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Posts from the ‘teaching’ Category

Judgement vs Right Perception

Today I had an interesting conversation with students around the idea of judgement and acceptance. The conversation evoked inquiry, and ultimately a renewed clarity for me, and I hope for others as well.

In spiritual communities, judgement is sometimes misperceived as bad, especially in light of ideas like acceptance and kindness. However, judgements are neither good nor bad. They are simply a facet of the thinking mind. They may have some information to relay, often about the person judging, rather than the object or person that is being judged. If we allow it to be, without suppressing or reacting from it, we can come into greater clarity and alignment with life. This allowing is the essence of accepting.

Acceptance does not mean we submit to life all the time, nor that we tolerate disrespect or abuse. It simply means that in this moment, I surrender to what is. This surrendering is not one of resignation. It is alert and awake. It is feeling and sensing. Through this, there is the potential to come into clear relationship with life. In time, we may open into ‘right’ perception, ‘right’ words, and even ‘right’ action when Life is calling for it.

My use of ‘right’ has no opposite. This ‘right’ does not make anyone or any other opinion wrong. It simply states what feels true; what brings me into alignment and harmony with life. When this truth calls for us to say ‘no’ to something, as Eckhart Tolle describes, it will be a “high quality no” that is free of all reactivity. “Without egoic defensiveness, there will be power behind your words, yet no reactivity.” (A New Earth, pg. 216) This ‘right’ also has no good or bad. In fact, what feels right might be very uncomfortable to navigate at times.

A little more often now, I can discern ‘right’ perception from judgement. Judgement often has a charge to it, an edginess, a sense of inferiority or superiority. The words and action that stem from judgement are less than skillful, sometimes hurtful, and I have had my fair share. ‘Right’ perception on the other hand feels clear and even strong at times, yet it has a calm, grounded and open quality to it. Generally it does not arise through thinking, instead it emerges from the vast, open, wise ground of Being.

In Peace,

An iRest Yoga Nidra Rest-Shop

The new year is a beautiful time to slow down, restore and rest in the depths of one’s heart. In this rest-shop at Dharma Yoga Austin, I will offer a gentle practice, including breathing, gentle embodied movements and iRest Yoga Nidra. We will close by planting seeds of inquiry so that when the answers appear, we may hear – what (way of Being) is most calling us into the year that can guide how we show up for ourselves and others, and where we engage.

Their will be no agenda, other than for this to be a safe space for you to meet the truth and wisdom within you.

No experience required, simply your curiosity.
January 26th 4-6pm

** iRest Yoga Nidra is a healing practice of guided meditation/rest.  Please click on this link for more information.  

Yoga Nidra with Sheila Singh jpeg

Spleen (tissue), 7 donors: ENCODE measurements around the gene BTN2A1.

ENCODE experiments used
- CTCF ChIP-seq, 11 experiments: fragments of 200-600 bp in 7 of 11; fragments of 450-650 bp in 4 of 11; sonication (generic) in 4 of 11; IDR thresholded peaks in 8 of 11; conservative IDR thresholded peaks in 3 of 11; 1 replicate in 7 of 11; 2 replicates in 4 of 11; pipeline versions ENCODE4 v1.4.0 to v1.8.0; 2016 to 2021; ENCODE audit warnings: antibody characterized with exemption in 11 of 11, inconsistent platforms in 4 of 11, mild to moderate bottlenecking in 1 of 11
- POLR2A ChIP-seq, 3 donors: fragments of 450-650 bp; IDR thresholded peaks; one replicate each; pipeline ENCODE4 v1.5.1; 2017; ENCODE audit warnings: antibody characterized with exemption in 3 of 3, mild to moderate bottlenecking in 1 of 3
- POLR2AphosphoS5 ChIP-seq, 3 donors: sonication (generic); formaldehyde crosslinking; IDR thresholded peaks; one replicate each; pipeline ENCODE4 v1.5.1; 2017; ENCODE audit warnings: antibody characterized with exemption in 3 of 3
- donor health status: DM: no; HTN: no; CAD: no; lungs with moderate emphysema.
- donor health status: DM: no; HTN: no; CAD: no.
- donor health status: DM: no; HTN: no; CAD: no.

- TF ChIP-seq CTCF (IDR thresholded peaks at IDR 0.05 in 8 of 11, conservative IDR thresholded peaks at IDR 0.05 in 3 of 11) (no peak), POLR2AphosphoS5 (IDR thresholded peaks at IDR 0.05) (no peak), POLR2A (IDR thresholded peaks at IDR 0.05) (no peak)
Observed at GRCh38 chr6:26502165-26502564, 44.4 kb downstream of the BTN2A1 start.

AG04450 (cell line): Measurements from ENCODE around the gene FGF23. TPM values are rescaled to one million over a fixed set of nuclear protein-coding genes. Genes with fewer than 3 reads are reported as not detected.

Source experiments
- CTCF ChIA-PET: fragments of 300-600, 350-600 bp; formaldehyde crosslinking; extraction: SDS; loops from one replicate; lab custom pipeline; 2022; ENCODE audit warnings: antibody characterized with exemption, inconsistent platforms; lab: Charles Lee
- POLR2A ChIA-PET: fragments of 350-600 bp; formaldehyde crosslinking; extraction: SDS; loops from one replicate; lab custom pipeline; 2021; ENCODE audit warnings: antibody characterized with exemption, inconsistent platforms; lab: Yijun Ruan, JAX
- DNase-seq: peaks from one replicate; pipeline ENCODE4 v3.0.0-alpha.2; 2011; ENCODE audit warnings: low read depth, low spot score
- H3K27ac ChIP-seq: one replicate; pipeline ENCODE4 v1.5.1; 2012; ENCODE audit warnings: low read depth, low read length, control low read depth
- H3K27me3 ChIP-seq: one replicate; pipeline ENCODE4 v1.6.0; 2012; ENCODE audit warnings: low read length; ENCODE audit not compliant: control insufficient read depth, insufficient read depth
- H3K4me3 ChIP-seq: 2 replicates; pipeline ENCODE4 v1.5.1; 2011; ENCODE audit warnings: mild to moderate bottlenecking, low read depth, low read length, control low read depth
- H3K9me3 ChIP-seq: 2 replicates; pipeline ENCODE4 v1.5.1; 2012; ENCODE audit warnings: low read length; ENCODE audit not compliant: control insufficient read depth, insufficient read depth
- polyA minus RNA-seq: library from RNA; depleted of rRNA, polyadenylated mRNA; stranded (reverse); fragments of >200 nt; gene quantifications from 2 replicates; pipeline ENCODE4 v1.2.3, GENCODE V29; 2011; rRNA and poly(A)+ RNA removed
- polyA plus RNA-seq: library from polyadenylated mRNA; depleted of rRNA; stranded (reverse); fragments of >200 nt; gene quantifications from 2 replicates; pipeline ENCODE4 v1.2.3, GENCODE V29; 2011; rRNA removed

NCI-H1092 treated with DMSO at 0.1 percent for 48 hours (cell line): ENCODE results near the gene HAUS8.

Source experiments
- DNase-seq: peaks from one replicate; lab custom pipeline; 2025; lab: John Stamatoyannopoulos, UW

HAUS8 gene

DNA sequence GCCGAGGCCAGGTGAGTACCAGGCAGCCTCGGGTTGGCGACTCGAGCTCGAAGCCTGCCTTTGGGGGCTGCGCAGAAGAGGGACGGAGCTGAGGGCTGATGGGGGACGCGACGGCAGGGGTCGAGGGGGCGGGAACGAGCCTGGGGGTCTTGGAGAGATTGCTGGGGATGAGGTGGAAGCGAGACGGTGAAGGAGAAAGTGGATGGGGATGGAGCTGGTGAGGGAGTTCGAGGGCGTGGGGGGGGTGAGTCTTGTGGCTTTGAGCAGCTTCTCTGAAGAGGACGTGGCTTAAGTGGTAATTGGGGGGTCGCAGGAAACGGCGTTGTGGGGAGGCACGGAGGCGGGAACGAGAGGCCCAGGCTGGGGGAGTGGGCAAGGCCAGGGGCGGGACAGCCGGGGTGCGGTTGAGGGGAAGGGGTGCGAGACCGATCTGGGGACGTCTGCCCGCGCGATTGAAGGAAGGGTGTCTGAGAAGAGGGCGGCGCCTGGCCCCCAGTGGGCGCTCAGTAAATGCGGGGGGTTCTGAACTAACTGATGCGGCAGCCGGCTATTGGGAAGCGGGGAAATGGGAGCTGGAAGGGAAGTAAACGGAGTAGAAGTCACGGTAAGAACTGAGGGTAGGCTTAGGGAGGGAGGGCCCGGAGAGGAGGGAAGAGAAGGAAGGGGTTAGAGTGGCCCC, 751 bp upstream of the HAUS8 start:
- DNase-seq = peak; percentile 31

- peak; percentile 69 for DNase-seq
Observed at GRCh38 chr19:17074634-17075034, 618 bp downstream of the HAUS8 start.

Simplicity of Being, March Retreat

In a few weeks, I will be heading out to offer a weeklong retreat with Karlie Lemos in Tulum, Mexico at the beautiful Shambhala Petit.  This will be an opportunity to slow down, to immerse in the beauty of the nature as you return home to your most essential self. There will be opportunity for morning meditation, afternoon yoga asana, and evening guided yoga nidra and relaxation.  You will be invited to participate as it serves you, with ample space to restore and replenish.  We hope the restlessness of the world can subside for a time, as you reconnect with yourself, and with what carries meaning and purpose in your life.

The retreat dates are March 17 to March 24, and we have one remaining casita left (two people) and two roommate spaces.

If this interests you, please feel free to connect with me.



Nourishing Joy

Nourishing Joy.  This can sound somewhat self-indulgent, but instead I believe it to be self-sustaining. It is important to take time to reflect on joy, what it means, how it comes forward in life, and how it feels in our bodies. By joy, I am referring to the feeling of lightness and happiness within. Perhaps the deepest joy that we might explore is the one of being at home in ourselves.  Without recognition of joy, life can feel dull, and our attention more fixated to the things that are not going well for us.  Instead, joy helps us to feel resilient over time, balancing the heaviness of life with a vital lightness.

Joy can be personal. Perhaps I feel light when I am in nature, when I have the opportunity to paint, write or be in a loving relationship. Joy can arise for many reasons.  A skillful inquiry is to reflect on whether our joy feels wholesome; that it does not arise out of disregard for or diminishment of others or the environment.

We can also open to a joy that arises without cause; one that is innate to us, and an expression of our essence. It can become available just by virtue of meeting life as it is, without agenda.  This might be at odds with what we believe, that life must go our way for joy to be available.  However, I invite to explore what emerges when you meet life as it is.  Is there a background of ease that becomes known? This joy is less personal, and more subtle, but it exudes a warmth nonetheless.  This flavor of joy might feel closer to stable peacefulness or equanimity.